Nine decades old today, Pierre Boulez is a towering figure in 20th century music: a revolutionary composer who has influenced at least five generations, and a conductor who championed the new and the challenging. If you want to be convinced that the highest achievements of contemporary music are the opposite of desiccated, meandering experimentalism, listen to Boulez’s music. Give it some time, even if perhaps you dislike it at first hearing, for this composer’s presence is a mighty one in our music making.
Since this is the time for presents, I want to share with you the most accurate review on the French composer, at the same time witty and creative. It is the Beyond the Score production in Chicago Symphony. They call it “A Pierre Dream: A Portrait of Pierre Boulez”:
It’s impossible to imagine contemporary music, and in fact the entire musical world, without Pierre Boulez. As a composer he defined the image of the iconoclastic avant-garde in his music of the 1940s and 1950s; as a polemicist he gave post-war music some of its best aphorisms – “anyone who has not felt… the necessity of the dodecaphonic [12-tone] language is OF NO USE”, that the best solution to the problem of opera would be to blow up the opera houses, that some contemporary composition amounted to frenetic arithmetical masturbation”, and dozens of others. He showed his brilliance as a political and cultural operator wgeb in the 1970s in Paris he established the underground laboratoire of IRCAM, that labyrinth of computer-music possibility that you tread on top of if you’ve ever been to the Pompidou Centre; and as a conductor and teacher he has done more than anyone alive to create a performance practice for 20th century music, from Mahler to Mantovani, from Stravinsky to Schoenberg, from Berg to Birtwistle – and his own music.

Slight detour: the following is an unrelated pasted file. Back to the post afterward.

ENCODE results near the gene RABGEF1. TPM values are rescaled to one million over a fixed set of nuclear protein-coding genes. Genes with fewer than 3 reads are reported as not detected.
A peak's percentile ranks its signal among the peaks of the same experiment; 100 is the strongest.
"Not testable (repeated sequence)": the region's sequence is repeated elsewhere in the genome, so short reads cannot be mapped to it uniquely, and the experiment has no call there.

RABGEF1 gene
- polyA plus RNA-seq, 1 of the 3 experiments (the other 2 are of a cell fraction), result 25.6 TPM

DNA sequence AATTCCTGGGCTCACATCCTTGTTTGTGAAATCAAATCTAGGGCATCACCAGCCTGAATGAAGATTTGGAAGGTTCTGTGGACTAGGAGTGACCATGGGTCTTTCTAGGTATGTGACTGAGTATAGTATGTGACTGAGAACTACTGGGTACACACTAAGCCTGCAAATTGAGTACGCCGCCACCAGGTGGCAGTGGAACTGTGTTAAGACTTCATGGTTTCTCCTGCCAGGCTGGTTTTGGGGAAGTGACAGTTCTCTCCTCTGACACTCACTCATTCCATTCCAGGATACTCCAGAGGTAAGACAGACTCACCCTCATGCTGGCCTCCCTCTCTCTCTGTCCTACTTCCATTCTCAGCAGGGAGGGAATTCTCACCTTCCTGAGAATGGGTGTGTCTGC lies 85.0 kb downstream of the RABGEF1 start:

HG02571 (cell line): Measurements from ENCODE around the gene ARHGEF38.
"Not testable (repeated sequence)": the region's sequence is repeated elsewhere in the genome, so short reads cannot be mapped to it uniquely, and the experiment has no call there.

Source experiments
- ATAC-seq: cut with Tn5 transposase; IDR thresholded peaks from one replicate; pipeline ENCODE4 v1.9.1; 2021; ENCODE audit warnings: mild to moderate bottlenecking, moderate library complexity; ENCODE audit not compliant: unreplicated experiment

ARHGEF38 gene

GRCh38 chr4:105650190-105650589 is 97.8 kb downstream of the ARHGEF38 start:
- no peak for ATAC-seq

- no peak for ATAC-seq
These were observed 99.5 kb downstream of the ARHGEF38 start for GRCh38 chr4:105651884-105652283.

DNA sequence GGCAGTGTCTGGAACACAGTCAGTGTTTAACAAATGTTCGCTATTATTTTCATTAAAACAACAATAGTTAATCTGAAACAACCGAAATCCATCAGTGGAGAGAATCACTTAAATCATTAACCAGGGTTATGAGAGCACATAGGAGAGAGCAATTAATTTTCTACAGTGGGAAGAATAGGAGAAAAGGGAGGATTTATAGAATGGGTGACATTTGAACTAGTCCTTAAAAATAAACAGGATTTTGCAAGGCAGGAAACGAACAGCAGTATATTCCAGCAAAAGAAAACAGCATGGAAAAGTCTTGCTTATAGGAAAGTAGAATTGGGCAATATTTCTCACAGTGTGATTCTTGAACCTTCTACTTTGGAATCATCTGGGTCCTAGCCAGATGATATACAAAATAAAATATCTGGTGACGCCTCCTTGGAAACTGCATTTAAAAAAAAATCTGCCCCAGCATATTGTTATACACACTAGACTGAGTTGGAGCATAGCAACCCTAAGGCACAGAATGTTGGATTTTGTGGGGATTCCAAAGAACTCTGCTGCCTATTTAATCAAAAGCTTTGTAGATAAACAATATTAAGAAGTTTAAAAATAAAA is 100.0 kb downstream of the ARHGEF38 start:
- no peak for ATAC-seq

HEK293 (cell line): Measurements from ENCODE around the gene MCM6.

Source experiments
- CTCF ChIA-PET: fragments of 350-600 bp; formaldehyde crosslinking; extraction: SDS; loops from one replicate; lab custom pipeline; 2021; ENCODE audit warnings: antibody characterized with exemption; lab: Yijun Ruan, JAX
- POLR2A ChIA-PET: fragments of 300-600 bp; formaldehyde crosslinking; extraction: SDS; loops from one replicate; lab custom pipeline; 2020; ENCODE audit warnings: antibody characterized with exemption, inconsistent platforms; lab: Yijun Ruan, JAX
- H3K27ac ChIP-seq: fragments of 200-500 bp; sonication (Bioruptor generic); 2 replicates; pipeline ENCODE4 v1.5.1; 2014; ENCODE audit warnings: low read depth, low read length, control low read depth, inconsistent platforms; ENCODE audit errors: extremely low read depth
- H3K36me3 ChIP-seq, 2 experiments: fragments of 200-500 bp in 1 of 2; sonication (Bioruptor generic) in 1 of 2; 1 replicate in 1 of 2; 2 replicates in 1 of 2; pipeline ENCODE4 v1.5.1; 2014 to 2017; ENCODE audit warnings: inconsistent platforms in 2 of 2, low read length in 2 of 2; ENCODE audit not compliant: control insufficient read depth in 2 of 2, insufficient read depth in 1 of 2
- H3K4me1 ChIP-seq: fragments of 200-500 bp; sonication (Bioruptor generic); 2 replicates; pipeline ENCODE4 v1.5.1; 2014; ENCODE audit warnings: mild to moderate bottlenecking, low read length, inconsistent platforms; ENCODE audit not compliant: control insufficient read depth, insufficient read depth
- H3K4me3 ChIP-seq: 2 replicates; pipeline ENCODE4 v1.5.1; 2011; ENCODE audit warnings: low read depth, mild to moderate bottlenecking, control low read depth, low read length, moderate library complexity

With those words The Guardian starts their guide to Boulez. Here is another excerpt:
All is not as it seems with Boulez’s compositions. For him, each work is a potentially ceaseless torrent of musical energy that demands continual exploration, interrogation, and a near-permanent state of revision. But when you hear the latest state of being of his relatively recent music, like Sur Incises orDérive 2, there’s nothing provisional about their power and impact, and they teem with a kaleidoscopic sensuousness of sound and colour. If you want one piece to convince you that the highest achievements of contemporary music are the opposite of desiccated, solipsistic experimentalism, listen to Boulez’s orchestral versions of his Notations. It’s music that shimmers with bejewelled brilliance, that takes Debussy and Ravel’s orchestral techniques as a starting point and builds on them with voluptuous excess.
Give yourself a try on his music:
As Jonathan Cross says: “The importance of Boulez’s contributions to the second half of the 20th century cannot be underestimated. As composer and conductor, as writer, polemicist and animateur, he has transformed the musical landscape for good. In his own works – from the vast Beethovenian Second Piano Sonatawritten in his early twenties, to the quixotic Une page d’éphéméride for piano written in his 80th year, via his brilliant response to Mallarmé in Pli selon pli (1957–62) and the inventive choral settings of cummings ist der dichter (1970), he has remained a beacon for the new.”
Just as no composer in the 19th century could ignore Beethoven, so no young composer in the early 21st can afford to ignore Boulez. Barenboim understood this well in bringing together the two titans of their respective ages; great men whose music simultaneously stimulates the intellect and moves the passions.
Happy Birthday to you!!!